Trombonist Deborah Weisz made her debut as a leader in 1997 with Breaking Up, Breaking Out (Va Wah)--an album that was widely acclaimed, if less widely heard. This sophomore release is even more assured and may finally put Weisz on the map. It's a smart ensemble effort that tacks just left of center, with conviction and cohesion.
Compositionally, Weisz owns up to her main influence: the pianist Jim McNeely, who played on her first album and whose lovely waltz "Touch" graces this one. But she also reaches for a groovy light avant-gardism subtly informed by Ornette Coleman and the AACM. "Dr. Ken" begins with static before tumbling into swing; "Zoneing" suggests not only its namesake (tenor saxophonist George Garzone) but also the early-'60s stirrings of guitarist Jim Hall.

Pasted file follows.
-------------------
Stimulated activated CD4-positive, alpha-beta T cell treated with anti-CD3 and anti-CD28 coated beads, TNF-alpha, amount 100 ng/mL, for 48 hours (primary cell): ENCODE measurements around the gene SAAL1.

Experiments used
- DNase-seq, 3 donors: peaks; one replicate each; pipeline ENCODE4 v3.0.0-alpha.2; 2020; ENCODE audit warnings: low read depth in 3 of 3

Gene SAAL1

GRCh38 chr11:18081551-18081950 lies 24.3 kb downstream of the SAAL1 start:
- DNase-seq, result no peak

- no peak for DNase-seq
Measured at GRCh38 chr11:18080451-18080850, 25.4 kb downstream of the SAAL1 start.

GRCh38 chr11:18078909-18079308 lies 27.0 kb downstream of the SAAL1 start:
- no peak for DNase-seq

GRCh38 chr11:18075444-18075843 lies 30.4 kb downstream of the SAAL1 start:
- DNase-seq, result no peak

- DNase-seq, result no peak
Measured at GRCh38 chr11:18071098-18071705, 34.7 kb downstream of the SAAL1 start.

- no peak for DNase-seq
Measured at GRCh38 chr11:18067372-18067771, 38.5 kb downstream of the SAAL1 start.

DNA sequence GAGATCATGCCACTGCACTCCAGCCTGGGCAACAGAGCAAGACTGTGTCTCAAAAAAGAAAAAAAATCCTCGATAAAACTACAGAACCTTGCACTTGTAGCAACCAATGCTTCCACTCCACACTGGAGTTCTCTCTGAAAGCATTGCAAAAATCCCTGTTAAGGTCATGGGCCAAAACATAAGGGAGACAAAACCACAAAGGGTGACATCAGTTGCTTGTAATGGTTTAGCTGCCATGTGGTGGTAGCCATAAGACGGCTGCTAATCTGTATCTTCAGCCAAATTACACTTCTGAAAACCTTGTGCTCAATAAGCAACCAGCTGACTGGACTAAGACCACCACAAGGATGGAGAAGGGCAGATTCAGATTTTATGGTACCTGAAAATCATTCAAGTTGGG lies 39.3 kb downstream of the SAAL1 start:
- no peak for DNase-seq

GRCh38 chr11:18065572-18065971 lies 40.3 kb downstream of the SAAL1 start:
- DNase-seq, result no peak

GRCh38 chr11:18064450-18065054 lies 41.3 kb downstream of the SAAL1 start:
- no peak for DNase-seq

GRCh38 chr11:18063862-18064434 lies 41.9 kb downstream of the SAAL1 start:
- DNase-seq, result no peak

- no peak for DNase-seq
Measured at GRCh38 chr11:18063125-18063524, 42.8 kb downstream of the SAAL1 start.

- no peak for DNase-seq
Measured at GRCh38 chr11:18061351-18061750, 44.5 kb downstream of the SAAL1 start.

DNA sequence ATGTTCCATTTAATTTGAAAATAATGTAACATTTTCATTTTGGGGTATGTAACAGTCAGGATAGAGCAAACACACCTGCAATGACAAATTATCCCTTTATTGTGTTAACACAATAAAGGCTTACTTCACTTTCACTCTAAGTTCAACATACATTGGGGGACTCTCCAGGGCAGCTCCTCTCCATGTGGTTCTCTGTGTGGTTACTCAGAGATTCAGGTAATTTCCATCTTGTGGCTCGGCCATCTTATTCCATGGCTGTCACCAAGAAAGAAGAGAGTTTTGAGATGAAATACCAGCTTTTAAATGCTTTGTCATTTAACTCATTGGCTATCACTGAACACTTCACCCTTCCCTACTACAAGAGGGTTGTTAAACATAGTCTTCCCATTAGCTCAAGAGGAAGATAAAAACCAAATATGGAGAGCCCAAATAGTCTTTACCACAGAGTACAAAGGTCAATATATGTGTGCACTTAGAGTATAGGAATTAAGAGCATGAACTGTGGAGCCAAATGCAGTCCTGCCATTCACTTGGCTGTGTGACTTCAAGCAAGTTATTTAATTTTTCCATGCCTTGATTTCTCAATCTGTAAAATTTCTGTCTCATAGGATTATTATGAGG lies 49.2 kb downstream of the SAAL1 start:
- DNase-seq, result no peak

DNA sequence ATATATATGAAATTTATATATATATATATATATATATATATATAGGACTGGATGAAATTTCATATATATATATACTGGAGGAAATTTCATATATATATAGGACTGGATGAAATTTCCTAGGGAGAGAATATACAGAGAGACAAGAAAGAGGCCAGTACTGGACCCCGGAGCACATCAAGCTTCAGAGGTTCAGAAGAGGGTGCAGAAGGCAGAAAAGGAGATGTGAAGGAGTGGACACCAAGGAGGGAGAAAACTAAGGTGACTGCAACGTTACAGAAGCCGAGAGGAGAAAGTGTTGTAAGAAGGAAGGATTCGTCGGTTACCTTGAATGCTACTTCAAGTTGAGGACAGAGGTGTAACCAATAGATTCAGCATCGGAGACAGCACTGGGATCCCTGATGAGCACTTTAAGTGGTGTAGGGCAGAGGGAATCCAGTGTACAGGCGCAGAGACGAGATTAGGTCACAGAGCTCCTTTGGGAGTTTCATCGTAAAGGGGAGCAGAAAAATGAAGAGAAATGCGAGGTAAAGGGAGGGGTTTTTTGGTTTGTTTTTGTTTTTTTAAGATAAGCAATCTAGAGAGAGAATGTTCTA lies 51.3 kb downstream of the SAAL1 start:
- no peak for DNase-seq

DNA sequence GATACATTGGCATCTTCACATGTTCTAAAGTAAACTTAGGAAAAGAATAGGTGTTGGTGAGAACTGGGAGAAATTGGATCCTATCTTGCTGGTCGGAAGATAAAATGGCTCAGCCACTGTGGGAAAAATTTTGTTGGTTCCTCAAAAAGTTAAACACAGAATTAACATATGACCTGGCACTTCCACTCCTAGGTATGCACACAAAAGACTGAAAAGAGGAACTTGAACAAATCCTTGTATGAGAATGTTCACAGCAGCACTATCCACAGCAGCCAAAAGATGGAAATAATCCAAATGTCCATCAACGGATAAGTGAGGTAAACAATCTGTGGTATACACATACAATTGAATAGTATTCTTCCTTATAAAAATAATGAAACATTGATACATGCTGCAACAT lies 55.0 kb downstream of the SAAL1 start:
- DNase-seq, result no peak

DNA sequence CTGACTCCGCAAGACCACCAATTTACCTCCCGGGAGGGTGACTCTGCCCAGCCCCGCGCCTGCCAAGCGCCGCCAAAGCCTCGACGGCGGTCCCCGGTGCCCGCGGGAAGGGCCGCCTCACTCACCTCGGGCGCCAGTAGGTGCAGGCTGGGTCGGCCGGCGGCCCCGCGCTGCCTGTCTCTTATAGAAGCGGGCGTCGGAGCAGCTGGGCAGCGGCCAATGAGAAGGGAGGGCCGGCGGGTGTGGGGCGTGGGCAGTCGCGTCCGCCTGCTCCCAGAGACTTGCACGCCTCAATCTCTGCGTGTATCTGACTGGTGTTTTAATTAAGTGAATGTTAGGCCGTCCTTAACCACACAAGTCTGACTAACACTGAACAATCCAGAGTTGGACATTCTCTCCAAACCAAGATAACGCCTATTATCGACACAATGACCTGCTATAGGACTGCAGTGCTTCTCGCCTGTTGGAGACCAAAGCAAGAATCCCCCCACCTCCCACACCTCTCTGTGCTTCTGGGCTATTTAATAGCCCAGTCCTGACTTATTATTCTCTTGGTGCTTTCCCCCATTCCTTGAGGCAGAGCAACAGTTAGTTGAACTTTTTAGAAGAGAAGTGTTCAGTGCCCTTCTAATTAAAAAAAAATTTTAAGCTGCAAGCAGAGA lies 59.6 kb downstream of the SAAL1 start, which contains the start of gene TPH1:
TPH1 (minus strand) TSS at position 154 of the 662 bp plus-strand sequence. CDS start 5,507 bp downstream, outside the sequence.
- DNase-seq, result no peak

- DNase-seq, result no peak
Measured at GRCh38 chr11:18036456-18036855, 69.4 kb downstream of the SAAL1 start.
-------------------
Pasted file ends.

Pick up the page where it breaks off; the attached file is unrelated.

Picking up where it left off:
It helps that Weisz has assembled a solid and sympathetic band. At its core is the somewhat unusual sonic combination of trombone, saxophone and guitar; Andrew Sterman, on tenor, and Sheryl Bailey, on guitar, perform handsomely. On several tracks, including the impressive title cut, the group benefits from the additional timbre of Olivier Ker Ourio's harmonica. Still, it's Weisz who commands the spotlight; she's the engine behind this unassuming success.